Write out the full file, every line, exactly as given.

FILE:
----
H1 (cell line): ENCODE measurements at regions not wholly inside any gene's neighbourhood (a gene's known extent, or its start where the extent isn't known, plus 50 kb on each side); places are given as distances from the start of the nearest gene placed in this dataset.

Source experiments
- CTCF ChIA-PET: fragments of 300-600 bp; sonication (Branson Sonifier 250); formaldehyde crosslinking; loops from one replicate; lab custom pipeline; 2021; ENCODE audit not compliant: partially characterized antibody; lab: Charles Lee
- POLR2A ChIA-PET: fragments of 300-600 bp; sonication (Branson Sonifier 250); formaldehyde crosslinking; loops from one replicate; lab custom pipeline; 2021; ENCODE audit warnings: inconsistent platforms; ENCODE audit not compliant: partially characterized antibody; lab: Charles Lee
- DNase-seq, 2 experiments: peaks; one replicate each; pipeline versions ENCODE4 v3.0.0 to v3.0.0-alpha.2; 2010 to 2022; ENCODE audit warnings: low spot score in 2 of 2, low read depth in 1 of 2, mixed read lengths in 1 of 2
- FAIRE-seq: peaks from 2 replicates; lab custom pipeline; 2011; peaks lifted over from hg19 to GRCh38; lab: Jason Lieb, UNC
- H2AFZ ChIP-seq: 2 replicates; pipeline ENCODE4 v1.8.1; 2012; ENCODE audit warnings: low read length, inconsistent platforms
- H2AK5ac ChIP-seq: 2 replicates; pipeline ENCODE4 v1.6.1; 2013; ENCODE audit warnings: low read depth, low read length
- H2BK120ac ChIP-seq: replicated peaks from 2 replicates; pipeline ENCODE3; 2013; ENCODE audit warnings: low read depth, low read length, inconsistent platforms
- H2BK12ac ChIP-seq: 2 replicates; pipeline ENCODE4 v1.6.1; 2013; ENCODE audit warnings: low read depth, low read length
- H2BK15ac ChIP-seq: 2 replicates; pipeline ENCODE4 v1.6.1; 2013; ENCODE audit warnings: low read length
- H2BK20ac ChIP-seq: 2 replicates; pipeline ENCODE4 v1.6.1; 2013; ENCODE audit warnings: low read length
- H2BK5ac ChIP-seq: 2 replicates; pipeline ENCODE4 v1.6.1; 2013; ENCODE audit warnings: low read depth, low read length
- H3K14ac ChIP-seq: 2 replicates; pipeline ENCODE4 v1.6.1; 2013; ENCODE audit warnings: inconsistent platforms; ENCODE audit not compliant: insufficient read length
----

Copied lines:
H1 (cell line): ENCODE measurements at regions not wholly inside any gene's neighbourhood (a gene's known extent, or its start where the extent isn't known, plus 50 kb on each side); places are given as distances from the start of the nearest gene placed in this dataset.

Source experiments
- CTCF ChIA-PET: fragments of 300-600 bp; sonication (Branson Sonifier 250); formaldehyde crosslinking; loops from one replicate; lab custom pipeline; 2021; ENCODE audit not compliant: partially characterized antibody; lab: Charles Lee
- POLR2A ChIA-PET: fragments of 300-600 bp; sonication (Branson Sonifier 250); formaldehyde crosslinking; loops from one replicate; lab custom pipeline; 2021; ENCODE audit warnings: inconsistent platforms; ENCODE audit not compliant: partially characterized antibody; lab: Charles Lee
- DNase-seq, 2 experiments: peaks; one replicate each; pipeline versions ENCODE4 v3.0.0 to v3.0.0-alpha.2; 2010 to 2022; ENCODE audit warnings: low spot score in 2 of 2, low read depth in 1 of 2, mixed read lengths in 1 of 2
- FAIRE-seq: peaks from 2 replicates; lab custom pipeline; 2011; peaks lifted over from hg19 to GRCh38; lab: Jason Lieb, UNC
- H2AFZ ChIP-seq: 2 replicates; pipeline ENCODE4 v1.8.1; 2012; ENCODE audit warnings: low read length, inconsistent platforms
- H2AK5ac ChIP-seq: 2 replicates; pipeline ENCODE4 v1.6.1; 2013; ENCODE audit warnings: low read depth, low read length
- H2BK120ac ChIP-seq: replicated peaks from 2 replicates; pipeline ENCODE3; 2013; ENCODE audit warnings: low read depth, low read length, inconsistent platforms
- H2BK12ac ChIP-seq: 2 replicates; pipeline ENCODE4 v1.6.1; 2013; ENCODE audit warnings: low read depth, low read length
- H2BK15ac ChIP-seq: 2 replicates; pipeline ENCODE4 v1.6.1; 2013; ENCODE audit warnings: low read length
- H2BK20ac ChIP-seq: 2 replicates; pipeline ENCODE4 v1.6.1; 2013; ENCODE audit warnings: low read length
- H2BK5ac ChIP-seq: 2 replicates; pipeline ENCODE4 v1.6.1; 2013; ENCODE audit warnings: low read depth, low read length
- H3K14ac ChIP-seq: 2 replicates; pipeline ENCODE4 v1.6.1; 2013; ENCODE audit warnings: inconsistent platforms; ENCODE audit not compliant: insufficient read length